EARTH Fall Tour: 10/24/2012 Rotture – Portland, OR w/ Fontanelle, Stebmo 10/26/2012 Center for the Arts, Eagle Rock – Los Angeles, CA w/ Fontanelle, Stebmo 10/28/2012 Great American Music Hall – San Francisco, CA w/ Fontanelle, Stebmo 10/29/2012 Soda Bar – San Diego, CA w/ Stebmo 10/31/2012 Rhythm Room – Phoenix, AZ w/ Balmorehea, Stebmo 11/02/2012 Auditorium Shores – Austin, TX @ Fun Fun Fun Festival 11/03/2012 Bryan Street Tavern – Dallas, TX w/ Stebmo 11/04/2012 One Eyed Jacks – New Orleans, LA w/ Stebmo 11/06/2012 Will’s Pub – Orlando, FL w/ Stebmo 11/07/2012 The Earl – Atlanta, GA w/ Daughn Gibson, Stebmo 11/08/2012 Grey Eagle – Asheville, NC w/ Stebmo 11/09/2012 Rock and Roll Hotel – Washington, DC w/ Eagle Twin, Stebmo 11/10/2012 Littlefield – Brooklyn, NY w/ Eagle Twin, Stebmo 11/11/2012 TT the Bears – Cambridge, MA w/ Eagle Twin, Stebmo 11/12/2012 Johnny Brenda’s – Philadelphia, PA w/ Eagle Twin, Stebmo 11/13/2012 Altar Bar – Pittsburgh, PA w/ Eagle Twin, Stebmo 11/14/2012 Grog Shop – Cleveland, OH w/ Eagle Twin, Stebmo 11/15/2012 Taft Ballroom – Cincinnati, OH w/ Eagle Twin, Stebmo 11/16/2012 Township – Chicago, IL w/ Eagle Twin, Stebmo 11/17/2012 Township – Chicago, IL w/ Eagle Twin, Stebmo 11/18/2012 Triple Rock Social Club – Minneapolis, MN w/ Eagle Twin, Stebmo 11/19/2012 The Record Bar – Kansas City, MO w/ Eagle Twin, Stebmo 11/21/2012 Marquis Theatre, Denver, CO w/ Stebmo 11/24/2012 The Shakedown – Bellhingham, WA w/ The Body, Low Hums 11/25/2012 The Crocodile – Seattle, WA w/ The Body, Stebmo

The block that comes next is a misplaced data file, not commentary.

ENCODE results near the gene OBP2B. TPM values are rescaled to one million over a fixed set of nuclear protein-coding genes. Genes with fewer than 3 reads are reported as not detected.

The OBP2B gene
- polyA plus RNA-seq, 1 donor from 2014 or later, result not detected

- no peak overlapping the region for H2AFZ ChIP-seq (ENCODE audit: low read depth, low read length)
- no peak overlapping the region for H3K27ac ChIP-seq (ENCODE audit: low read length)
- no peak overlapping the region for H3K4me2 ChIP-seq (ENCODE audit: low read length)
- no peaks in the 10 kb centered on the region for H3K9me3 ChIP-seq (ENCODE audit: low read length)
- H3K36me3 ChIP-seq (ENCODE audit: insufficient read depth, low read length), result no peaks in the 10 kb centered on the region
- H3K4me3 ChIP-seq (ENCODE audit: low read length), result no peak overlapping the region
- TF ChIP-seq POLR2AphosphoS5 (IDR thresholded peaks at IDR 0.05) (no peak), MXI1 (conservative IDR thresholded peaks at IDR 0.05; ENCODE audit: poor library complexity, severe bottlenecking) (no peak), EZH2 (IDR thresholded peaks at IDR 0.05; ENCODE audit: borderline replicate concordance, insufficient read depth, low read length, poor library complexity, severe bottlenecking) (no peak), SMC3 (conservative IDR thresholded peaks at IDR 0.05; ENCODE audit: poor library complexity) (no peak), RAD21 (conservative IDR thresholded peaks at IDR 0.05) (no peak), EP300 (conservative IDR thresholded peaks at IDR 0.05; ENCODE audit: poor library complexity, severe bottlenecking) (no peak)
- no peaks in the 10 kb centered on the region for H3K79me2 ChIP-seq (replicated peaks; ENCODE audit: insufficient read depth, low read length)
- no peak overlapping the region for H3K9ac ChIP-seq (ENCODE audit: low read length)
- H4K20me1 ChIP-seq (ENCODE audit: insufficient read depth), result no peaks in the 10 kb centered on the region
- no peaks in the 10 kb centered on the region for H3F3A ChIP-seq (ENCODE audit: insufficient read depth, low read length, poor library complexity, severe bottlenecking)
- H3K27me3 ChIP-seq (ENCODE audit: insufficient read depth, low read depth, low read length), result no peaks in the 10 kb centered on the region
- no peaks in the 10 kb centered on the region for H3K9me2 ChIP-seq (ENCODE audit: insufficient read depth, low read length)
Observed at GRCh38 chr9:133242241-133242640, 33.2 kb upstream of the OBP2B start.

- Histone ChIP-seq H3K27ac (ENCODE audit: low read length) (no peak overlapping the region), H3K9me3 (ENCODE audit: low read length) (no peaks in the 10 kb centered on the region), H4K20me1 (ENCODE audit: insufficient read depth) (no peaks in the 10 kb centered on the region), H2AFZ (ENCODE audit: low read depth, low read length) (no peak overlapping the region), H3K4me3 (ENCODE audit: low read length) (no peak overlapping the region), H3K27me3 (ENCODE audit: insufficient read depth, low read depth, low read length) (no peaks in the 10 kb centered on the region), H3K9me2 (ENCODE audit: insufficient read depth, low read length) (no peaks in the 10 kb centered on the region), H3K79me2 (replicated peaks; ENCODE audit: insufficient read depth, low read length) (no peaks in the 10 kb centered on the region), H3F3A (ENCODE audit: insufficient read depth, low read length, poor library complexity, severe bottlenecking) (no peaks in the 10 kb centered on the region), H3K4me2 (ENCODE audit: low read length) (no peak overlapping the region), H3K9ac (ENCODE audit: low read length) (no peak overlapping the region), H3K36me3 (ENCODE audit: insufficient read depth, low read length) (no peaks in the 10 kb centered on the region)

Posted in Reviews on October 16th, 2012 by H.P. Taskmaster
I am constantly working at a deficit. Financially, yes, because like many of my countrymen I’m am tens of thousands of dollars in debt — but also in terms of reviews. I’malwaysbehind on reviews. Hell, it was into July of this year before I finally put the kybosh on writing up anything from 2011, and I’m pretty sure if I hadn’t put my foot down on it, I’d still have year-old albums going up or older. My to-do list grows like a witchcult.
It’s not something to complain about and I’m not complaining. I’m stoked people give enough of a shit to send their CDs in to be reviewed — especially those who actually send CDs — and it’s for that reason that I do this second reviewsplosion (first one here).